import * as bodyParser from "body-parser";
    import { UserRoutes } from "./routes/userRoutes";

    class App {

    public app: express.Application;
    public userRoutes: UserRoutes = new Routes();

    constructor() {
    this.app = express();
    this.config();
    this.userRoutes.routes(this.app);
    }

    private config(): void{
    this.app.use(bodyParser.json());
    this.app.use(bodyParser.urlencoded({ extended: false }));
    }
    }

    Now, you can send GET request to your application (http://localhost:3000) directly or by using Postman.

    Step 2: Building CRUD for the Web APIs

    I assume that you have a basic understanding of HTTP request (GET, POST, PUT and DELETE). If you don’t, it is very simple:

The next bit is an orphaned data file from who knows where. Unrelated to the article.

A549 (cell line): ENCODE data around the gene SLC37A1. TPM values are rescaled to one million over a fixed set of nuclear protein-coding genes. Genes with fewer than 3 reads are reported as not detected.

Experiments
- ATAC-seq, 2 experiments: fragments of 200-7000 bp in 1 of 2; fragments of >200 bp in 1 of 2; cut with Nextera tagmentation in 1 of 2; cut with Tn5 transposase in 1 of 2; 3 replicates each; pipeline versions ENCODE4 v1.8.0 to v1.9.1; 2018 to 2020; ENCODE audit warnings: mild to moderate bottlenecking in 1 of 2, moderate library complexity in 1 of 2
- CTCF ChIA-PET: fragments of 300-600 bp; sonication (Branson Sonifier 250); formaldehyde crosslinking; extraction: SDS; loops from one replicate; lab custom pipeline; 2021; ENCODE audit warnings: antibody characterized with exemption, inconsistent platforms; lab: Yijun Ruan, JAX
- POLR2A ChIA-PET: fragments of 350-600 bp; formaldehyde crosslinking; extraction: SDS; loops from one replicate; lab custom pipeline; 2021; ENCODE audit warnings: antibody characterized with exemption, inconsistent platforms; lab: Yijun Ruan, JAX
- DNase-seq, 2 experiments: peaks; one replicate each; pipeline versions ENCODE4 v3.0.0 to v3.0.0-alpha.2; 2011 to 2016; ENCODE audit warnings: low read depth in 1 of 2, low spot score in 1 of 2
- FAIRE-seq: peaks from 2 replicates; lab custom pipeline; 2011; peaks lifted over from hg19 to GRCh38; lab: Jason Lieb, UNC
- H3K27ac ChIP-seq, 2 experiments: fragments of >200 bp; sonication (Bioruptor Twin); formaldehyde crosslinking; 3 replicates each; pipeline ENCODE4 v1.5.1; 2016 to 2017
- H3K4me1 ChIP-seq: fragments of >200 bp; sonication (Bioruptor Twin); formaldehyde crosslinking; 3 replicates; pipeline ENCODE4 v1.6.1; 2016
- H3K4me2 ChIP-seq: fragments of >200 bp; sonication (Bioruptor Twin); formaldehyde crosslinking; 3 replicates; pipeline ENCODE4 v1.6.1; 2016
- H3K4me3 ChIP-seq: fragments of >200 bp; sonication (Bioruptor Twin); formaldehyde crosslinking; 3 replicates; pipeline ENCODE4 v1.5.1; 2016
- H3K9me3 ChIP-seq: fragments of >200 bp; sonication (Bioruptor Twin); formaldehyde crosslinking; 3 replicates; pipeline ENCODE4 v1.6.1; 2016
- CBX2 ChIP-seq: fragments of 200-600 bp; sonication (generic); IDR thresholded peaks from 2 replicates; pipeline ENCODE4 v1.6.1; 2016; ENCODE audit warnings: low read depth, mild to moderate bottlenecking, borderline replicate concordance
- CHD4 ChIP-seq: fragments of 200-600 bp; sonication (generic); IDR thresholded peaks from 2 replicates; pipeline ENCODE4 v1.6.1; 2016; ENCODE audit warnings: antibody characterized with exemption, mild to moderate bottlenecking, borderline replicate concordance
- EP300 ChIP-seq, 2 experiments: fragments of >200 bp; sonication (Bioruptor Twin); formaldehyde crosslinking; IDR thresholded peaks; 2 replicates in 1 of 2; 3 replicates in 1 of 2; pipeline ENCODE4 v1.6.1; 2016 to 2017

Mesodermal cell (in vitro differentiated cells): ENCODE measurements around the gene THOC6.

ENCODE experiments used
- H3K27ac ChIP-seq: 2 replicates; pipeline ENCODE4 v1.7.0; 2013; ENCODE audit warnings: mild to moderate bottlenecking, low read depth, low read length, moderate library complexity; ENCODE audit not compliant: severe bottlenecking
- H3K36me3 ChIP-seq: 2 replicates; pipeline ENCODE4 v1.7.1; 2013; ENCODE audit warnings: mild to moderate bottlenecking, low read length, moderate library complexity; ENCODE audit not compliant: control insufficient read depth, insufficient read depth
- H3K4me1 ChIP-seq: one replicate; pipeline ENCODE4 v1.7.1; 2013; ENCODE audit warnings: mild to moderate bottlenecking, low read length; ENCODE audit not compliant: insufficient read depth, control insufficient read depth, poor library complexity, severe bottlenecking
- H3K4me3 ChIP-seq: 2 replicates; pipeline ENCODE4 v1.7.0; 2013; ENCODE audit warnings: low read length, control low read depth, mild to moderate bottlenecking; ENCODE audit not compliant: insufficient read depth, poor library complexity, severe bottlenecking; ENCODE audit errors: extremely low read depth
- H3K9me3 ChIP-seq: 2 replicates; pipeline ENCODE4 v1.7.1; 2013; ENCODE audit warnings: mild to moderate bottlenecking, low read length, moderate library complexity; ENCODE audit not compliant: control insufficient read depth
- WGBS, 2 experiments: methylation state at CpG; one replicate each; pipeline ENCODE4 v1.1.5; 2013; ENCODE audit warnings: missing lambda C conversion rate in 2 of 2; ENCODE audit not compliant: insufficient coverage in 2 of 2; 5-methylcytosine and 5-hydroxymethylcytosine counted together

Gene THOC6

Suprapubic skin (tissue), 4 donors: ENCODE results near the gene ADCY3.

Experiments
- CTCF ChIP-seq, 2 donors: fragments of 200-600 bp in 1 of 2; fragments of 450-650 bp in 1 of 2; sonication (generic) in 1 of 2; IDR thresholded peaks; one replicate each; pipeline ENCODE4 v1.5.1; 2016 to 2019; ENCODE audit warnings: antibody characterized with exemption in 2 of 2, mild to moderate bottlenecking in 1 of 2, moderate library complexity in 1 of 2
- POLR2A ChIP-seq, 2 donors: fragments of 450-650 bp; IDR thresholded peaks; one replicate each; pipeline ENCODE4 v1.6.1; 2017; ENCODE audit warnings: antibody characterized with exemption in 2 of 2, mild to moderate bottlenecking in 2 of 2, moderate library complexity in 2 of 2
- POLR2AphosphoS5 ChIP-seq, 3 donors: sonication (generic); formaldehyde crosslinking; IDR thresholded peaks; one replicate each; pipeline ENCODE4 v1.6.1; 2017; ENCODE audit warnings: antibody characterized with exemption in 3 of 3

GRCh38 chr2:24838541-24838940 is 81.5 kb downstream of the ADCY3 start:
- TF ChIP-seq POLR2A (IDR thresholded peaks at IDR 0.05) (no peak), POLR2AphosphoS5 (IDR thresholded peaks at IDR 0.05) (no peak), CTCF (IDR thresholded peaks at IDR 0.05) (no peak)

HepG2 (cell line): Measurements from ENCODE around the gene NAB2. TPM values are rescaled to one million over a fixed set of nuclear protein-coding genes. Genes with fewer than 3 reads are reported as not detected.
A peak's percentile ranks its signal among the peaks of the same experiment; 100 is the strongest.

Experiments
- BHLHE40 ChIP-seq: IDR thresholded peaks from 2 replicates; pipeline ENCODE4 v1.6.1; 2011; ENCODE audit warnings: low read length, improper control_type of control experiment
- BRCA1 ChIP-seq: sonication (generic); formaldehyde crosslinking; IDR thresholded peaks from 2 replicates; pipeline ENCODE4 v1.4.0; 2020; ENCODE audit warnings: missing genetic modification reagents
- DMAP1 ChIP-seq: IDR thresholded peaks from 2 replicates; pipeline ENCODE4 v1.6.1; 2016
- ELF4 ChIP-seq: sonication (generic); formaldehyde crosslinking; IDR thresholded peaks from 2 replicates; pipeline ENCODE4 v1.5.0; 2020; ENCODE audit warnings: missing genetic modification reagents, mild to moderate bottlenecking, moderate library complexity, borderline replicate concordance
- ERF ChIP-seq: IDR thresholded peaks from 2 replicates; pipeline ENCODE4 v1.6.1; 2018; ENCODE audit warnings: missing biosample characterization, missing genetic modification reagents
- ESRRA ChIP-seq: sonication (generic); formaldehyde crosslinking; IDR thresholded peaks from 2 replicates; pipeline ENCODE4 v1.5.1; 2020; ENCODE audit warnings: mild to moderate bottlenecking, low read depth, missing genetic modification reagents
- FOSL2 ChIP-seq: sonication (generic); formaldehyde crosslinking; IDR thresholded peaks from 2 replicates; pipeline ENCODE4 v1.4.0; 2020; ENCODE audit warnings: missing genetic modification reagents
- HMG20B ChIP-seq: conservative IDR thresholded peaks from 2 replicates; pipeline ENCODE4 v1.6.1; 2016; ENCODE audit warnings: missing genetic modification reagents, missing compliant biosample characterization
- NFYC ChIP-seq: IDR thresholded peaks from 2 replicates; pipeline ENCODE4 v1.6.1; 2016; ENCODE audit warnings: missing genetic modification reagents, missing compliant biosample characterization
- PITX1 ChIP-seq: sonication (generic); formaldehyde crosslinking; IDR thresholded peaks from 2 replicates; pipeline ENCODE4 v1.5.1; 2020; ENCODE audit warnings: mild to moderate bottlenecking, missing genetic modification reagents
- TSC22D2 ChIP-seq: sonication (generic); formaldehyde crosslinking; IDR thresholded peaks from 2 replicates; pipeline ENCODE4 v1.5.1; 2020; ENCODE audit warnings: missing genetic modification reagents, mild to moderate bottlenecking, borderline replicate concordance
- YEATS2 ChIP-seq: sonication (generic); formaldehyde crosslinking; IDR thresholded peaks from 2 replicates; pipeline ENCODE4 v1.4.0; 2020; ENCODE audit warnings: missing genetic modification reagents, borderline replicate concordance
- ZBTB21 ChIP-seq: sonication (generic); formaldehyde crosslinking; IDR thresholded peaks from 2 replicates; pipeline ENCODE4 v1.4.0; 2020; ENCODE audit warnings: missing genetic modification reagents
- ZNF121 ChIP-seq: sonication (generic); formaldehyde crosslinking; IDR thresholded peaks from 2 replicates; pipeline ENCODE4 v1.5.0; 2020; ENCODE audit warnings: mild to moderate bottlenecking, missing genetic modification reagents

• GET: for retrieving data
    • POST: for creating new data
    • PUT: for updating data
    • DELETE: for deleting data

    Now we will build the routing for building a user CRM that saves, retrieves, updates and deletes user info.

    // ./routes/userRoutes.ts
    import {Request, Response} from "express";

    export class Routes {

    public routes(app): void {

    app.route('/')
    .get((req: Request, res: Response) => {
    res.status(200).send({
    message: 'GET request successfulll!!!!'
    })
    })

    // User
    app.route('/user')
    // GET endpoint
    .get((req: Request, res: Response) => {
    // Get all users
    res.status(200).send({
    message: 'GET request successfulll!!'
    })
    })
    // POST endpoint
    .post((req: Request, res: Response) => {
    // Create new user
    res.status(200).send({
    message: 'POST request successfulll!!'
    })
    })

    // User detail
    app.route('/user/:userId')
    // get specific user